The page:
I start with many b&w pencil sketches on paper, then edit them down to one final composition, followed by executing a tighter, final sketch. During these sketch stages I simultaneously develop the poster's type design as well, integrating it in tandem with the image composition. Next I redraw the image on my digital Wacom drawing tablet using Adobe Illustrator software, building the image slowly in layers, and making all the color decisions as I go along, and determining the type font and placement. 

With my regularly commissioned illustration assignments, I am always working as quickly as possible because of the short deadlines. (and also because I normally have several assignments going on at once!) However, with these golf images, since I am creating them just for myself without a deadline, I take my time and do not complete the poster image until I am entirely satisfied with it.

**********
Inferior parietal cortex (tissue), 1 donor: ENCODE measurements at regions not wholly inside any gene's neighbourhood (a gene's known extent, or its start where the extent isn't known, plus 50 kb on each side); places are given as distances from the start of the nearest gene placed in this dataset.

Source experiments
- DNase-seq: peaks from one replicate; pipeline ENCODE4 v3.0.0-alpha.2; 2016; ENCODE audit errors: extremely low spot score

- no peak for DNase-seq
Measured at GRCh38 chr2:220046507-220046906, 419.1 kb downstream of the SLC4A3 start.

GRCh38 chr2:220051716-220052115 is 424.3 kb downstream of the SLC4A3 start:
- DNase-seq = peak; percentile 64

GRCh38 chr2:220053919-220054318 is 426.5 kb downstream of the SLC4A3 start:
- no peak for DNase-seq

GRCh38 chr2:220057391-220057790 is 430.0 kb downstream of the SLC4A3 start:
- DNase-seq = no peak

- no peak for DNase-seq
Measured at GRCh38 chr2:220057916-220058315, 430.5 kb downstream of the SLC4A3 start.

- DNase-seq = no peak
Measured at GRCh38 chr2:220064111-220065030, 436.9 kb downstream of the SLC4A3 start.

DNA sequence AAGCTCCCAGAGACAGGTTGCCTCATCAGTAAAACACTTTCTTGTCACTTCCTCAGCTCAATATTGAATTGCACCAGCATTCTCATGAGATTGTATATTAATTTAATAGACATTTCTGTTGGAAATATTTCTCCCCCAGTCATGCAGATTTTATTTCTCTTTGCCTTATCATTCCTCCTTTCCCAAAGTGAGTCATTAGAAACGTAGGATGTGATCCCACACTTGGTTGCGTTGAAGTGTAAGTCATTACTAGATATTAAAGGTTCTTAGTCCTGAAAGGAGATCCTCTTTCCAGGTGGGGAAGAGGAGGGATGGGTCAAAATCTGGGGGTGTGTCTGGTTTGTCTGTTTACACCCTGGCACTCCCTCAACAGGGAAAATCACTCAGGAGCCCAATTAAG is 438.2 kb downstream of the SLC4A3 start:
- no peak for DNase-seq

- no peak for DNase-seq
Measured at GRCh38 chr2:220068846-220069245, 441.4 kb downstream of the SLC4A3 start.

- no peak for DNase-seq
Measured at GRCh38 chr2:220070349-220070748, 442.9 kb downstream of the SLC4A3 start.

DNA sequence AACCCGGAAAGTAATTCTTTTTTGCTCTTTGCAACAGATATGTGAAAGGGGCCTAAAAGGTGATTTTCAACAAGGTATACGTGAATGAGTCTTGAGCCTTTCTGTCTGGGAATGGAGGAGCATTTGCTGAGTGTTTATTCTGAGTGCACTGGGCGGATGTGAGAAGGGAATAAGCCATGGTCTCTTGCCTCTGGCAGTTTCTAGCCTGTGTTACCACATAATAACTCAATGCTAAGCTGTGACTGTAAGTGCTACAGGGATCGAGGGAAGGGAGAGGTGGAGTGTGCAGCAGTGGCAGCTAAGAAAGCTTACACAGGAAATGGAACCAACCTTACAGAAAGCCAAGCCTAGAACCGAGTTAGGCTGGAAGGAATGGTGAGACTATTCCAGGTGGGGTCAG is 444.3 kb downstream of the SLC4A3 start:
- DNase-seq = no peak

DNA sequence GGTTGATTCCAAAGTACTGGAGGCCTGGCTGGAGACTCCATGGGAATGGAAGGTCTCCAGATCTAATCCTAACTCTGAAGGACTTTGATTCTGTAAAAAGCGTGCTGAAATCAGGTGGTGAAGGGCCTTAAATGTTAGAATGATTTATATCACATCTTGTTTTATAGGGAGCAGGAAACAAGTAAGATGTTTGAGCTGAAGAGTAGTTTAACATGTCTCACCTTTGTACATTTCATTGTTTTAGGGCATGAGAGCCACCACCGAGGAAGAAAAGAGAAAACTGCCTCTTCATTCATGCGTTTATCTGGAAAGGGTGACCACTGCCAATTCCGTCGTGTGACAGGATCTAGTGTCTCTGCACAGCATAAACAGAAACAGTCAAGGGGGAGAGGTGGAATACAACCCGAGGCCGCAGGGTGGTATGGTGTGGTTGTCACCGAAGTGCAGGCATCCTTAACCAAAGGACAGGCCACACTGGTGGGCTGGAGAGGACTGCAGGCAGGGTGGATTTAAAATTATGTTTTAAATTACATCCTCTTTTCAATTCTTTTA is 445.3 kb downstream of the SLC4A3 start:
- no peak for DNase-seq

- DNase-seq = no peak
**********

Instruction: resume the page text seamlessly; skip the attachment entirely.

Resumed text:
In June of this year, the 109th playing of the United States Golf Association Open Championship will be conducted at the notoriously difficult Bethpage Black Course in Farmingdale, New York. (The US Open was last played there back in 2002, which Tiger Woods won.) 

The official 2009 US Open poster the USGA had already commissioned for the upcoming event in June, I felt, missed the mark in terms of reflecting the bold character and psychology of the Black Course at Bethpage. Their official poster is well executed, but fits into a "charming" visual category, sort of like a nostalgic, quaint, Currier & Ives print... In my opinion, despite the fact that the course was designed back in the '30's, there is nothing remotely quaint about the psychology of the Black Course. It is a brute of a golf course that makes even the best of players in the world crumble, and thus deserves a matching bold poster!